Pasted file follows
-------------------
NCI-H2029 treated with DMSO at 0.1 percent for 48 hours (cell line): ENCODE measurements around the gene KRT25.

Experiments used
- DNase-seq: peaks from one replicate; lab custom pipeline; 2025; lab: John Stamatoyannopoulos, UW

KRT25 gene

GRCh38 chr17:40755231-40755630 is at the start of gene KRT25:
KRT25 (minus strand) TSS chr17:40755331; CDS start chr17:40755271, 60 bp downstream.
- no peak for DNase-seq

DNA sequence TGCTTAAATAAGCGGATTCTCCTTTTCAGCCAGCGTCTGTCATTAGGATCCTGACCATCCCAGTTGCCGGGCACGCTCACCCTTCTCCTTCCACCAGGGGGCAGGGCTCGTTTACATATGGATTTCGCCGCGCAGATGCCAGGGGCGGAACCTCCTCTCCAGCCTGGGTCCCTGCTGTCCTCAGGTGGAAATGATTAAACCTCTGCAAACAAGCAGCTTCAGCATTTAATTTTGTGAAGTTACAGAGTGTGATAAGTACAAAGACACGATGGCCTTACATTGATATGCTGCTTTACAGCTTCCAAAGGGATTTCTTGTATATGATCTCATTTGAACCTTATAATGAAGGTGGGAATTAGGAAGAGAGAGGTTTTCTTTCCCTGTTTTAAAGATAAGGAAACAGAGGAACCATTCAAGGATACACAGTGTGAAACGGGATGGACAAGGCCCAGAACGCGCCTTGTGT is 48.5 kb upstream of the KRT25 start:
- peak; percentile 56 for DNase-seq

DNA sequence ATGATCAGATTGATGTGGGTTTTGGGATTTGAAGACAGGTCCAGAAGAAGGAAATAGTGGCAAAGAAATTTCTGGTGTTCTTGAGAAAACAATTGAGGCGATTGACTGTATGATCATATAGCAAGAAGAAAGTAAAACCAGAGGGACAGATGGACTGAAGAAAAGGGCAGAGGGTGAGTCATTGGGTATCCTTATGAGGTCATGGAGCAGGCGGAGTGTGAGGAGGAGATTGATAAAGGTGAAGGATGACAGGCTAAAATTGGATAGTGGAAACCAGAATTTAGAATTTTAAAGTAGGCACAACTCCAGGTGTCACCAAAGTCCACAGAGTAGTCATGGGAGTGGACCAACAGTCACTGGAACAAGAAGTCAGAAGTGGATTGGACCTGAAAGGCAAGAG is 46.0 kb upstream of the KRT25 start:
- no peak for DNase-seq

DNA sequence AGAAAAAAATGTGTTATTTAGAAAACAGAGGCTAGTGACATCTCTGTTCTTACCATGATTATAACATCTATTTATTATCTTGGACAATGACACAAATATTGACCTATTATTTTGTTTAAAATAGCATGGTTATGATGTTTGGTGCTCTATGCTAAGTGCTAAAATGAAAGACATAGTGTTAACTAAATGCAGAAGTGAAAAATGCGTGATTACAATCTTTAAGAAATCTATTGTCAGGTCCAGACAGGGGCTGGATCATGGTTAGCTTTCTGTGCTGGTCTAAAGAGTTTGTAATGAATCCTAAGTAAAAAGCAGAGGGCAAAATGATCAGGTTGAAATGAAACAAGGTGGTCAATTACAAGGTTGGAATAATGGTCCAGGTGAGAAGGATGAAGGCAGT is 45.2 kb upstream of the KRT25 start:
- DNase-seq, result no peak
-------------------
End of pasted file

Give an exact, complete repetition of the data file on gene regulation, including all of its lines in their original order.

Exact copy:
NCI-H2029 treated with DMSO at 0.1 percent for 48 hours (cell line): ENCODE measurements around the gene KRT25.

Experiments used
- DNase-seq: peaks from one replicate; lab custom pipeline; 2025; lab: John Stamatoyannopoulos, UW

KRT25 gene

GRCh38 chr17:40755231-40755630 is at the start of gene KRT25:
KRT25 (minus strand) TSS chr17:40755331; CDS start chr17:40755271, 60 bp downstream.
- no peak for DNase-seq

DNA sequence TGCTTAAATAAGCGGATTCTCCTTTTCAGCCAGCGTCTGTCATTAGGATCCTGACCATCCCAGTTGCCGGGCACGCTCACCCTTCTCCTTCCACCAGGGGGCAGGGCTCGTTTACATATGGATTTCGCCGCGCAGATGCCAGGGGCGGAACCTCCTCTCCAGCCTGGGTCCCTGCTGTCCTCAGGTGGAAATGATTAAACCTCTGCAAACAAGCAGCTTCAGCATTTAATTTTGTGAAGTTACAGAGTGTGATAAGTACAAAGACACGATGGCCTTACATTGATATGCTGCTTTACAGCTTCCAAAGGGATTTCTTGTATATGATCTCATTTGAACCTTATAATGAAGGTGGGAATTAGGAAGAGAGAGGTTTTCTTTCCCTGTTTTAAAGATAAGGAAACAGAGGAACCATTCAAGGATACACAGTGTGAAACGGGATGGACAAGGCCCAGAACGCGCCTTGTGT is 48.5 kb upstream of the KRT25 start:
- peak; percentile 56 for DNase-seq

DNA sequence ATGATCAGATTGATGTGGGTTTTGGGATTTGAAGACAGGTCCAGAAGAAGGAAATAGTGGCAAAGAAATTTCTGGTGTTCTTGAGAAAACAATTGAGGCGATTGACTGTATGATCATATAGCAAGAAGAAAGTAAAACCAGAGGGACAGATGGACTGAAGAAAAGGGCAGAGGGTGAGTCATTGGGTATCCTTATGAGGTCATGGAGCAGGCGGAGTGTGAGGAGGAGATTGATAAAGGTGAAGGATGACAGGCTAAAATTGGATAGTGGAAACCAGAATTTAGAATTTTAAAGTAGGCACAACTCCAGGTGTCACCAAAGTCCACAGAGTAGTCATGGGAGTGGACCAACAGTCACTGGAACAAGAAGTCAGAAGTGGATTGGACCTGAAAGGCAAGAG is 46.0 kb upstream of the KRT25 start:
- no peak for DNase-seq

DNA sequence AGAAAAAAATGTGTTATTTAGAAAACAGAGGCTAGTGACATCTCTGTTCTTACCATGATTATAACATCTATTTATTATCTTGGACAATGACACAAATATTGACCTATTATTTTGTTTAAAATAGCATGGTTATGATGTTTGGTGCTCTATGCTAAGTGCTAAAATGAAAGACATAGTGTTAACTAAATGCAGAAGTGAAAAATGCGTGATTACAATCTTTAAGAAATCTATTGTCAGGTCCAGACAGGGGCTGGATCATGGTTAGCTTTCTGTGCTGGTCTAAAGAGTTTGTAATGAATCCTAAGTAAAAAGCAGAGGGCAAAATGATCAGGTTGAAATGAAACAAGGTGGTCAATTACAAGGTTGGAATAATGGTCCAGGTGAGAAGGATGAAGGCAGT is 45.2 kb upstream of the KRT25 start:
- DNase-seq, result no peak